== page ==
When hiring a crew, regardless of your budget, it's important to secure enough cash to keep cast and crew happy and healthy. This means making sure they're well fed, able to get from one place to another with minimum hassle, and out of harm's way. To accommodate these needs on a large-scale production, you need to hire drivers, caterers, and medical personnel.
Also, keep in mind that in addition to overseeing the needs of cast and crew, there are dozens of other positions that need to be filled when negotiating a big-budget operation. For example, films requiring the use of animals will need animal handlers. Productions featuring air transport will need pilots, or films requiring undersea footage will need divers.
As one can imagine, transportation is a key component of the filmmaking process, especially when shooting on location. Not only do the cast and crew need to get from one set to another, but all the equipment needs to be transported in a safe and timely fashion. Typically, a
Catering and Food Services
Armies don't travel on an empty stomach, and neither do film crews. Keeping cast and crew well fed will do wonders for morale and keep the production flowing. On a small-scale production, this can be as simple as someone bringing coffee and doughnuts for everyone in the morning. On big productions, where shooting days are long or on location, this means hiring a catering service that can provide cast and crew three meals a day. In this case, the production manager is usually responsible for hiring and scheduling catering services.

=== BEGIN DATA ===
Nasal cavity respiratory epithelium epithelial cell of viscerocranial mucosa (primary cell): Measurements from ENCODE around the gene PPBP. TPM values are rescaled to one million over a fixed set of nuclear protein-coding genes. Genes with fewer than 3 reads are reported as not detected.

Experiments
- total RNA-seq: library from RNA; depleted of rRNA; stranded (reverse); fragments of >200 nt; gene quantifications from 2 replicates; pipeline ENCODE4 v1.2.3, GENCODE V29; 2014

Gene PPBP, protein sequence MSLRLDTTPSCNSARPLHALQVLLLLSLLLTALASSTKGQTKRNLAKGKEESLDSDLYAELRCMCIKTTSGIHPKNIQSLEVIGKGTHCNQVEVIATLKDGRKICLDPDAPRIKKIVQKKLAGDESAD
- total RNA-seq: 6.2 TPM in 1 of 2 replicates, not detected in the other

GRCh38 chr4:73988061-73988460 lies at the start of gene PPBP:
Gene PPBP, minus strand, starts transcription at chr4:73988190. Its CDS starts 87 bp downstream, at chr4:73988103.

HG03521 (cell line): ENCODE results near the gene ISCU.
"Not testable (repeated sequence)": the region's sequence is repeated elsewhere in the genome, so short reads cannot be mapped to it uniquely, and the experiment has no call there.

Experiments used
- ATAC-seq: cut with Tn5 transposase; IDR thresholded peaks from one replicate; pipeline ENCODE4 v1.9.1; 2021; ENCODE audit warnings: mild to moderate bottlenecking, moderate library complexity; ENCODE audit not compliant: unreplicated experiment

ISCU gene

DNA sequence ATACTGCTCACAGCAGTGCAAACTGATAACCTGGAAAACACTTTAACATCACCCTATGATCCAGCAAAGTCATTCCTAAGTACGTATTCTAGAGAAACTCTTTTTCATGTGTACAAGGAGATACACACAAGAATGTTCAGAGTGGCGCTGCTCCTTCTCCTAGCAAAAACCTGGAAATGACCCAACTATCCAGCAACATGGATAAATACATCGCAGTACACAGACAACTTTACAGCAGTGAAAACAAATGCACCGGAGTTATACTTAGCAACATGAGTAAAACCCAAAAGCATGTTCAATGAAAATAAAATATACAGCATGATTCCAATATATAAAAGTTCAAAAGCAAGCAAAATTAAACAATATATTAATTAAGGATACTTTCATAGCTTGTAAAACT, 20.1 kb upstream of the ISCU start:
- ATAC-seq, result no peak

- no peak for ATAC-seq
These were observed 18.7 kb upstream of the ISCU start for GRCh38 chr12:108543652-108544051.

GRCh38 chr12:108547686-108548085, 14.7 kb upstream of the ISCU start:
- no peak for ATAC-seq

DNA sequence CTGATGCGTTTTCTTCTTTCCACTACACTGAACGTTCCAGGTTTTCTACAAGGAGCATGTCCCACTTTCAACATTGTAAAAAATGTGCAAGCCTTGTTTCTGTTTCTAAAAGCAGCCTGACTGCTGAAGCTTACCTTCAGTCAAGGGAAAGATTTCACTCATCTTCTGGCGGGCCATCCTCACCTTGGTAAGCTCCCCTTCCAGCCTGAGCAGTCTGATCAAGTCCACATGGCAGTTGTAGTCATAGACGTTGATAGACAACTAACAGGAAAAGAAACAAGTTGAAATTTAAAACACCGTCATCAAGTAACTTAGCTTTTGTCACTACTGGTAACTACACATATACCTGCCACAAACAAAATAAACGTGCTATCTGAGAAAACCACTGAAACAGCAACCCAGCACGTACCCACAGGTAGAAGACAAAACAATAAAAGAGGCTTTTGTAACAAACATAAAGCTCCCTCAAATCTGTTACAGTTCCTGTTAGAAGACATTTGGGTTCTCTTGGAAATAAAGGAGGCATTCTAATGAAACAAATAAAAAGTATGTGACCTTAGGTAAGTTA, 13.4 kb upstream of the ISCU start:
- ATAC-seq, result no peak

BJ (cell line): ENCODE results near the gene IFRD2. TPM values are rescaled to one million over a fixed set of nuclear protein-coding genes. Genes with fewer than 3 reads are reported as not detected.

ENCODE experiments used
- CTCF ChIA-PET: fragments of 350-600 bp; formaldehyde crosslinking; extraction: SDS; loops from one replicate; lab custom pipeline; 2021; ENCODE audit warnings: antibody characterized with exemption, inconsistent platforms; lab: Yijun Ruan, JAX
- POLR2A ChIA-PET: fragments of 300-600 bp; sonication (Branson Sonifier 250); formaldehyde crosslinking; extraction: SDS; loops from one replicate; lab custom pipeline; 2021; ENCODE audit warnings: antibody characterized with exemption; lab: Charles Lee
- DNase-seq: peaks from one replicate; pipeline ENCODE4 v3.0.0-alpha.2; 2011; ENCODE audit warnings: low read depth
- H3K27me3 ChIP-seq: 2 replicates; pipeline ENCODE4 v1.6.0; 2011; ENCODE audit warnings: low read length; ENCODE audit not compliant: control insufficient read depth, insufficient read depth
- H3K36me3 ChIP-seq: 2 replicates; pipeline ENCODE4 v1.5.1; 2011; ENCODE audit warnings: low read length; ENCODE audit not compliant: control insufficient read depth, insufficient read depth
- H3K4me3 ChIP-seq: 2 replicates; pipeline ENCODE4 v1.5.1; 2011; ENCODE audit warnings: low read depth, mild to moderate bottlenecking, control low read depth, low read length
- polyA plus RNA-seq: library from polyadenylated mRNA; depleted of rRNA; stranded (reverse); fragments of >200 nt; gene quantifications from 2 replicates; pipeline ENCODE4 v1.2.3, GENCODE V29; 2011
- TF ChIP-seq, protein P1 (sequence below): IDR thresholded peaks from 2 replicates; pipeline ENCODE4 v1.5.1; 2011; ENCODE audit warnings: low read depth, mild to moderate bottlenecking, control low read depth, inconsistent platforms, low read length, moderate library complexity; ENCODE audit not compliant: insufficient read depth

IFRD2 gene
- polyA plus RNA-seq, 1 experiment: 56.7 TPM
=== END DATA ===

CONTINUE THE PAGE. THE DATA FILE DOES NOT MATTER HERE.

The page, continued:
In an industry where safety is a huge concern, it's important to have some type of medical professional on-set if you can afford one. Many productions typically have a medic available during the entire production, especially when construction or stunt work is involved. This individual can be a nurse, physician, or emergency medical technician who will be available for all medical situations that cast or crew members may find themselves in. Regardless of the situation, at the very least you should always have a fully stocked first-aid kit at the ready.
Productions requiring the talent of animals — regardless of how small or large — will need an
The largest cast of live animals in a feature film was 22 million bees used in Irwin Allen's 1978 production of The
Once a film is complete or even in preproduction, the element of hype comes into play. In order to generate publicity and excitement about your production, you need to hire a